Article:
September 18, 2017


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In This Issue
A Note From Our President
Festival of Pianos
George Radosavljevic
Organ Dedication Concert
Student Recital
Music Sale
Substitute Piano Teacher
Part Time Piano Teacher
Note from the Editor
June Minutes
Click here for the June Board Meeting minutes.
May Minutes
Click here for the May General Meeting minutes.
Upcoming Events


George Radoslavjevic
"Chopin: Poetry in Sound"
Monday, Sept 18, 2017     Rolling Meadows Library    9:45 A.M. Meeting

Saturday, Sept 23, 2017 
Sunday, Sept 24, 2017 

Monday, Sept 25, 2017 9:45 A.M. 
Home of Laurie Sorman
3850 Anjou Ln., Hoffman Estates


Sunday, Oct 8, 2017   Deadline: AIM: Levels 1-2 Exams (Complete)
and Levels 3-4 Theory Exams
All AIM registrations are now online. 
Mail check by Oct 8, 2017 to Mary Anne Block

Monday, Oct 9, 2017   email Deadline: Sonata-Sonatina Festival
Check must be received by deadline: mail early

Monday, Oct 16, 2017   Online registration: Classical & Pop-Jazz Recital
Checks must be mailed by October 16, 2017

Dr. Matthew Hagle
"Awards Competition Repertoire"
Monday, Oct 16, 2017 
Rolling Meadows Library  9:15 A.M. IMT (Independent Music Teachers) Chat
NWSMTA Library Sale 9:45 A.M. Meeting

I can scarcely believe that summer has passed so quickly and that we NWSMTA
members are diving into another busy year of monthly programs, festivals, recitals and exams. I would like to thank all of the board and committee members who have worked diligently this summer to plan and schedule the activities for the upcoming year and to make sure that they are listed in our yearbook and on our website.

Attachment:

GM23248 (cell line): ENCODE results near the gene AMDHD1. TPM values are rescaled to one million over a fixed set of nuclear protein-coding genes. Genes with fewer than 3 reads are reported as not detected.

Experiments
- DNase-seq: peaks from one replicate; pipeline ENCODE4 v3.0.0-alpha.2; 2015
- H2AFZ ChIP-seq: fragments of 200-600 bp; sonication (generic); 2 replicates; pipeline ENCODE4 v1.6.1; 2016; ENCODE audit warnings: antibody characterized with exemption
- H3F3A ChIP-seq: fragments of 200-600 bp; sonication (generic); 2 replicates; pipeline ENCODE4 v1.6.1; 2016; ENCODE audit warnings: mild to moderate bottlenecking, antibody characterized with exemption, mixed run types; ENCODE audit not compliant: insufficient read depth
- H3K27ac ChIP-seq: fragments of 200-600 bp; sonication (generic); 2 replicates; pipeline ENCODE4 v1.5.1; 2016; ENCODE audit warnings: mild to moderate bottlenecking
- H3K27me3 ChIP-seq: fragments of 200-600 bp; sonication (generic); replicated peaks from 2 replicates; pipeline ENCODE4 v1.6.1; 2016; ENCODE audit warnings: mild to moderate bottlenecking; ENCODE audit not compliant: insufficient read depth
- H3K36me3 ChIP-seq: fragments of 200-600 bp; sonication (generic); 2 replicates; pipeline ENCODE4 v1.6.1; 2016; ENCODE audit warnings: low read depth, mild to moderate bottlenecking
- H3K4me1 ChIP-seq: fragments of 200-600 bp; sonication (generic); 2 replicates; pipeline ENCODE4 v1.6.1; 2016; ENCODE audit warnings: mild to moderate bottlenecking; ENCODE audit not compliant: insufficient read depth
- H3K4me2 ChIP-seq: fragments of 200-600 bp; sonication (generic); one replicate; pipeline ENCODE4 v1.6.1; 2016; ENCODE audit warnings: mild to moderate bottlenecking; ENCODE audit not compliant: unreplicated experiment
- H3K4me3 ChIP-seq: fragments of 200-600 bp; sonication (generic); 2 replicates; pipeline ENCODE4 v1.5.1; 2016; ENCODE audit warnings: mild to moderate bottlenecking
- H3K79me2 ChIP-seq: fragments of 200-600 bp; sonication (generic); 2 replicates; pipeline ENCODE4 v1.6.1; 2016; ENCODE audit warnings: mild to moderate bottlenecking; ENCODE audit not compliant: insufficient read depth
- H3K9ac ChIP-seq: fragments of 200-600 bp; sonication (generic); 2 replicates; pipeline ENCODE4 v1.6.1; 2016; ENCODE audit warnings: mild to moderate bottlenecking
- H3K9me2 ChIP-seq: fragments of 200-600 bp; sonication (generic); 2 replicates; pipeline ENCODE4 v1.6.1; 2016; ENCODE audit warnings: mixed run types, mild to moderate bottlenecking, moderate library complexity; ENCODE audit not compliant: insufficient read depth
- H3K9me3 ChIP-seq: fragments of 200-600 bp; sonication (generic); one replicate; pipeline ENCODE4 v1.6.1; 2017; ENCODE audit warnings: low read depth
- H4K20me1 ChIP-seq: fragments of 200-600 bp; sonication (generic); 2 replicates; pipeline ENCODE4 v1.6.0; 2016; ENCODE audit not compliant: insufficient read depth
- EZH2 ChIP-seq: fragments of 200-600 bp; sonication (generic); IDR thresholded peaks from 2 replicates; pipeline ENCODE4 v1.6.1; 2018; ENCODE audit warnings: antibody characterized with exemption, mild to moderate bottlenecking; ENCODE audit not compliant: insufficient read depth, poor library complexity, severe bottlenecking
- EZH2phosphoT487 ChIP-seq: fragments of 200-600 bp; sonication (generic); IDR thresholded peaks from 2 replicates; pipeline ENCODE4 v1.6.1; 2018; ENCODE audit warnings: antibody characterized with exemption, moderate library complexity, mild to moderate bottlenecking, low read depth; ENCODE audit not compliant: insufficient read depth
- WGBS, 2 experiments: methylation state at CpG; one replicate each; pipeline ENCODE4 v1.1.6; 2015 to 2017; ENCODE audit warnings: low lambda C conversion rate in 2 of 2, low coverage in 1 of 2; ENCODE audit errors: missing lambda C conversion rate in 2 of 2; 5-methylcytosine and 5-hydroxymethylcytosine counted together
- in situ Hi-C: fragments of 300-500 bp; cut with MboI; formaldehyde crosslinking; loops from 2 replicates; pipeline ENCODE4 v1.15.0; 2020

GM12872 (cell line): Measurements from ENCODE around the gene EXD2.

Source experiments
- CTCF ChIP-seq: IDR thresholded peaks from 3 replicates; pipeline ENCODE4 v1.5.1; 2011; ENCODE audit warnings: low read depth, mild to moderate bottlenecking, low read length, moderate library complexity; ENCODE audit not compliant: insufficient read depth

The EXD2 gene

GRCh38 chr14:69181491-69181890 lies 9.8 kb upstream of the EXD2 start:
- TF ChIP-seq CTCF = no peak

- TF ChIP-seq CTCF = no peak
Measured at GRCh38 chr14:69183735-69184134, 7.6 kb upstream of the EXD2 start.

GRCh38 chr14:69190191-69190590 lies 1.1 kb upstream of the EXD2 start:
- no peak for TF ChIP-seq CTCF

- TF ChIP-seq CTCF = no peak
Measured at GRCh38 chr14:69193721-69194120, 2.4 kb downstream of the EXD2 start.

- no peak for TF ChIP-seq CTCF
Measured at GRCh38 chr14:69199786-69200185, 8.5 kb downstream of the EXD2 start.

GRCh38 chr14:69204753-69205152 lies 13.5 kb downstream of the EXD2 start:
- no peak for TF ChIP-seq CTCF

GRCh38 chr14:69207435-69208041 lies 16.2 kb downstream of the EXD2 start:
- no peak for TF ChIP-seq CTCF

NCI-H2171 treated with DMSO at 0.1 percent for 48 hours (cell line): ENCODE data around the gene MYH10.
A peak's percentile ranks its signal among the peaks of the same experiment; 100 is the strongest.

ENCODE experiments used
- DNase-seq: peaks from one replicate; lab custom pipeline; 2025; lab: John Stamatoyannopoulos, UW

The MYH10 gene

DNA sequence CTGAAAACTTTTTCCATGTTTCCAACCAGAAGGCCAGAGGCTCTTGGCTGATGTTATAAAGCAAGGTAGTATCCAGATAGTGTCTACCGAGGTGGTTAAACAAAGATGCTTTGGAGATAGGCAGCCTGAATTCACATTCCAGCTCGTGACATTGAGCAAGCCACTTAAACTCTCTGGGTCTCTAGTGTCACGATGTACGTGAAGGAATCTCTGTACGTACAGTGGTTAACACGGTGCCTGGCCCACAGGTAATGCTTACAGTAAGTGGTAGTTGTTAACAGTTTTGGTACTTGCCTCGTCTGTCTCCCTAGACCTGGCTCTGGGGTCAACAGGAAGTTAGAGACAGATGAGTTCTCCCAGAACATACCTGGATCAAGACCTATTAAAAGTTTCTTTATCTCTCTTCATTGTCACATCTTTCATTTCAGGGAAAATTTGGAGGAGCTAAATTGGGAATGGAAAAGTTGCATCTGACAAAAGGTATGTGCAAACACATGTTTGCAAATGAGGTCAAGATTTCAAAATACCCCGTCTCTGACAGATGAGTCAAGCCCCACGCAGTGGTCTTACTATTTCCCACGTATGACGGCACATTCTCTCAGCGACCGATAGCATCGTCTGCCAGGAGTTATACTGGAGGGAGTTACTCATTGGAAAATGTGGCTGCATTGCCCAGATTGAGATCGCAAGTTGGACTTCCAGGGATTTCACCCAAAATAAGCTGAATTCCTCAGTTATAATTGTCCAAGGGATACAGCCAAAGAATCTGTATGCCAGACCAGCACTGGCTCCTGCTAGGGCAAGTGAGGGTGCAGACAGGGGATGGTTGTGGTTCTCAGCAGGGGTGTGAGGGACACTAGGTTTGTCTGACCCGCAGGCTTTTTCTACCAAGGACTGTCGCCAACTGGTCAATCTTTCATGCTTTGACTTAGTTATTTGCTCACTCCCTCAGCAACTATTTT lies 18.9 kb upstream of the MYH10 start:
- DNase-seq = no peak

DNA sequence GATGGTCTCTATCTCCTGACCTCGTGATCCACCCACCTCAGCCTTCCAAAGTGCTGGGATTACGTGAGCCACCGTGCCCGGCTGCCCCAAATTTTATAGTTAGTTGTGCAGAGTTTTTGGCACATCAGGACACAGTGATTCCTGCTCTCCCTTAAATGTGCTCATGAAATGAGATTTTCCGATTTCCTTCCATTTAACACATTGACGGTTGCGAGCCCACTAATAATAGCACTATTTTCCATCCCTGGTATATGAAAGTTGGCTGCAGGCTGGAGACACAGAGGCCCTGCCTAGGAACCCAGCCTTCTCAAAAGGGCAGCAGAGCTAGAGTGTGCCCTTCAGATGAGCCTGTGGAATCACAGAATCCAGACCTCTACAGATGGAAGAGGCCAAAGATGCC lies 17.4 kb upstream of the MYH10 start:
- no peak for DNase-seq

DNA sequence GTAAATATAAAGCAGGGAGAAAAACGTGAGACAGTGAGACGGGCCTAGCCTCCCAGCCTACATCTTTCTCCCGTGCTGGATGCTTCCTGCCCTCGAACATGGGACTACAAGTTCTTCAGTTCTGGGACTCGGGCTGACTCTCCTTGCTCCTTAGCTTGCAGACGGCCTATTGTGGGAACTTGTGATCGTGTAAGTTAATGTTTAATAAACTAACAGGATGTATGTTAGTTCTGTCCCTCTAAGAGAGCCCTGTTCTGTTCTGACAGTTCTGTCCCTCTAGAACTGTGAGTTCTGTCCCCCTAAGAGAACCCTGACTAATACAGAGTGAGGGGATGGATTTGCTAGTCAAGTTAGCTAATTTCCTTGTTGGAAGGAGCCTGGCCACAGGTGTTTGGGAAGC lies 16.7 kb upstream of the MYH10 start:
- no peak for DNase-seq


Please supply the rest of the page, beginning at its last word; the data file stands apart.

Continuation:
I hope that you all had a relaxing and enjoyable summer. My summer revolved around three family weddings. The first was my son's wedding in June, which was a week-long whirlwind of attending events downtown and hosting out of town guests. Later in the summer we travelled to Norman, Oklahoma and Frankfort, Illinois to celebrate with other family members. Each wedding was unique and special in its own way. The couples chose readings and music which reflected their personalities, and at the receptions the families shared pictures and stories of them as children. 

This made me think about one of the joys of teaching private piano students. We have the opportunity to really get to know them and their families and watch them mature as people and musicians. We can help them showcase their interests and individuality by choosing music which they enjoy and we can share in the joy of their accomplishments.